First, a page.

Questions and Answers
A good while ago I went onto one of my favorite homeschool mom Facebook pages and with all hope of getting over a bit of writer’s block asked them this question: If you are a homeschool mom who is feeling depressed or overwhelmed and were to sit down with someone who has been there to pick her brain, what questions would you ask?
Boy did I get some great feedback…
…and then my husband started a business.
Needless to say, I got sidetracked. Turns out that, at least for one of the questions, it was the time I needed to gather an answer together.
Getting your spouse involved in your homeschool
Among other things she wanted some “tips on getting your spouse involved.”
When I first read that I didn’t know how I was possibly going to answer that. My husband and I work together in our homeschool, I am more the teacher and he’s more the principal. That isn’t a complete answer either, of course, he teaches things that I can’t seem to get them to understand etc. A second viewpoint seems to help when the kids are stuck. That still isn’t a complete answer though, I would never want to make it out as if my husband is not a partner in our homeschooling journey. My answer needed revamping so that it was more accurate.
In the course of the last few weeks, I’ve had time to really gather my thoughts on this. We have never actually sat down and said “ok dear, your job is ___________, and my job is __________.” We work it together, we take up each other’s slack, and in the last several years, in particular, we’ve come up with an accountability system that is making our homeschool run more smoothly.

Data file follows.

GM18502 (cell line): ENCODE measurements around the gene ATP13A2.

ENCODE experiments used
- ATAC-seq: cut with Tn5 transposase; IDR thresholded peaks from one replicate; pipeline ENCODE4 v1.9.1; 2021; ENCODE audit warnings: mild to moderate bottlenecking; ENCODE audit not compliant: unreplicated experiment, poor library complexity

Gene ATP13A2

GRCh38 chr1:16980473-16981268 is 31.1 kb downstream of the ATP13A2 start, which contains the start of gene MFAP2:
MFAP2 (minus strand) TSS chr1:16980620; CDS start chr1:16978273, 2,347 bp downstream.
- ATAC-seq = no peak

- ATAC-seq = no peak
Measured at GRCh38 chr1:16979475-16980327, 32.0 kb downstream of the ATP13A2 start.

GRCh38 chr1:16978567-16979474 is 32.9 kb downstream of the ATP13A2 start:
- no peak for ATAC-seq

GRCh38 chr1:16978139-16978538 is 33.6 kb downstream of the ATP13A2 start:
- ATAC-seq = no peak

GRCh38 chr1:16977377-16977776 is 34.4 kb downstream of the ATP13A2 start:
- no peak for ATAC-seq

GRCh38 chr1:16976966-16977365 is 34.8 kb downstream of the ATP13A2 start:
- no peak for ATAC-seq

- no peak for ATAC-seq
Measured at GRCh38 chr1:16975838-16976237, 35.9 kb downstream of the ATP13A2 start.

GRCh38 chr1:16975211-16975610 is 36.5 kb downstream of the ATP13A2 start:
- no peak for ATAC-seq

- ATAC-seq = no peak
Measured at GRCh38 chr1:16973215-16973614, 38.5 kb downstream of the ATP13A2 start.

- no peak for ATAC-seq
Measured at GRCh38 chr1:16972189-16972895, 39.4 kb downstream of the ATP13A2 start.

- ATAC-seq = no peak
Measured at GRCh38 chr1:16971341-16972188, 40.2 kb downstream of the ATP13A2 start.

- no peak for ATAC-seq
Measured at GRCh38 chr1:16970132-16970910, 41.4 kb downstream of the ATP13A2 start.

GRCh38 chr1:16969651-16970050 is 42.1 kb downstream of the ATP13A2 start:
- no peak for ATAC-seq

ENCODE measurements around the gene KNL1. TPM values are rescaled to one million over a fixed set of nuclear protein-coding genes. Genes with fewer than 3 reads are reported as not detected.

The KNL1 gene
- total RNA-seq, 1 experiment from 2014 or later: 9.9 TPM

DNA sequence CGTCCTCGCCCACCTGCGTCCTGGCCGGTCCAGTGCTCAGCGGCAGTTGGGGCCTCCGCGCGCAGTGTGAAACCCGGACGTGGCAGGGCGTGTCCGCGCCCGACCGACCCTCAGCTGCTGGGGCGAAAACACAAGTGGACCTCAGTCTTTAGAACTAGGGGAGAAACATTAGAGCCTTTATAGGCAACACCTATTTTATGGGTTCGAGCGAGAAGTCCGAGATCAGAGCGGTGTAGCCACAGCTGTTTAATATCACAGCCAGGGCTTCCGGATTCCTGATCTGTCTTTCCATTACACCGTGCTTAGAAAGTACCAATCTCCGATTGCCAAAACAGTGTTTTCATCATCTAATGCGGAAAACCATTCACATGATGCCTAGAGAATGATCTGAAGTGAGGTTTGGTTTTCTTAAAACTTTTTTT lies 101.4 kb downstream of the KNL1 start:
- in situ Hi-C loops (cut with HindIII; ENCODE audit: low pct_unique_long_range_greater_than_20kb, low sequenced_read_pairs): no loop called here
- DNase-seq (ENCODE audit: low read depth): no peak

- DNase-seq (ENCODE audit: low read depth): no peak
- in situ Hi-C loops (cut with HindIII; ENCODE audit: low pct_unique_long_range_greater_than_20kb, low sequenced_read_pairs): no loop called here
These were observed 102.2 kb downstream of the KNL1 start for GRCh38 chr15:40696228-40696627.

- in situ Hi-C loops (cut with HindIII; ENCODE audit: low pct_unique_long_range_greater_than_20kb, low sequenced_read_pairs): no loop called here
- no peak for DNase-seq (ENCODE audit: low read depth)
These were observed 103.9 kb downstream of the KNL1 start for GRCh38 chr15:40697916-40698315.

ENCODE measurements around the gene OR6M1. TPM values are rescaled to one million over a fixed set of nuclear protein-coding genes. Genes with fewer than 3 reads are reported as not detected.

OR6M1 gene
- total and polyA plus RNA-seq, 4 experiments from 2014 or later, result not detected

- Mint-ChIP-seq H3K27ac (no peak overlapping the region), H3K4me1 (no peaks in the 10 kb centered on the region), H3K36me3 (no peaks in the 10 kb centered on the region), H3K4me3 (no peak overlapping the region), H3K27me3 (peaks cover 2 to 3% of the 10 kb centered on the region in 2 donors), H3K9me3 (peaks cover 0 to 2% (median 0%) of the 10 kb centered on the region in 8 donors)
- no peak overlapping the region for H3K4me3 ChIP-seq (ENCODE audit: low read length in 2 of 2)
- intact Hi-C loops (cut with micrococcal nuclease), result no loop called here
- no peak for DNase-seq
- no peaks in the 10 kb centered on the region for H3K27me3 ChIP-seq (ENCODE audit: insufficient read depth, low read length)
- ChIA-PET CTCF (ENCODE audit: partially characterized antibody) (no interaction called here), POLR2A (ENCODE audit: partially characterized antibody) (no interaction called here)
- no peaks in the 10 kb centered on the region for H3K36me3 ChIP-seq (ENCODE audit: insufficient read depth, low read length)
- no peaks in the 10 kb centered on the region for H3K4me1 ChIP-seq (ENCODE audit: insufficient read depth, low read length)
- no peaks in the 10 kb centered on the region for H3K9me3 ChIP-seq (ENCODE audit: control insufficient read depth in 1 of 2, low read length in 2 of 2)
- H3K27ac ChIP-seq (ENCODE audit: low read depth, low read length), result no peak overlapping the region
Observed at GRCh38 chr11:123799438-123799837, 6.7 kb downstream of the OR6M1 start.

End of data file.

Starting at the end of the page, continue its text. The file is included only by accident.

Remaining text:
Here’s the other thing. Things kind of fell into place for us through the years. If I had it to do all over again, I would have liked a little of the knowledge I have now. It might have helped, probably would have helped… There is a learning curve, some lessons just have to be learned the hard way. However, my mom friend asked for tips, that I can do.
The Tips – to get you started
- Do talk about it. Set some areas of responsibility. Traditionally, mom is teacher and dad is the principal. Set your major areas, but don’t be so stuck in them that you miss something. In our home, I do most of the teaching of school subjects, but my husband is much better at math than I am so if I’m not getting through to the kids they often go to dad, between the two of us, (and dive cd’s) we can usually get the kids to understand the concept in question.
- Remember that learning comes from more than just books. Honestly, I believe some of the best education we have given our children comes from just being present and living life. It is not so horrible, in fact, I think it is a plus, that mom and dad don’t know everything. Guess what. Teachers don’t either. But the kids have seen me search for information and LEARN along with them. That teaches them how to do the same.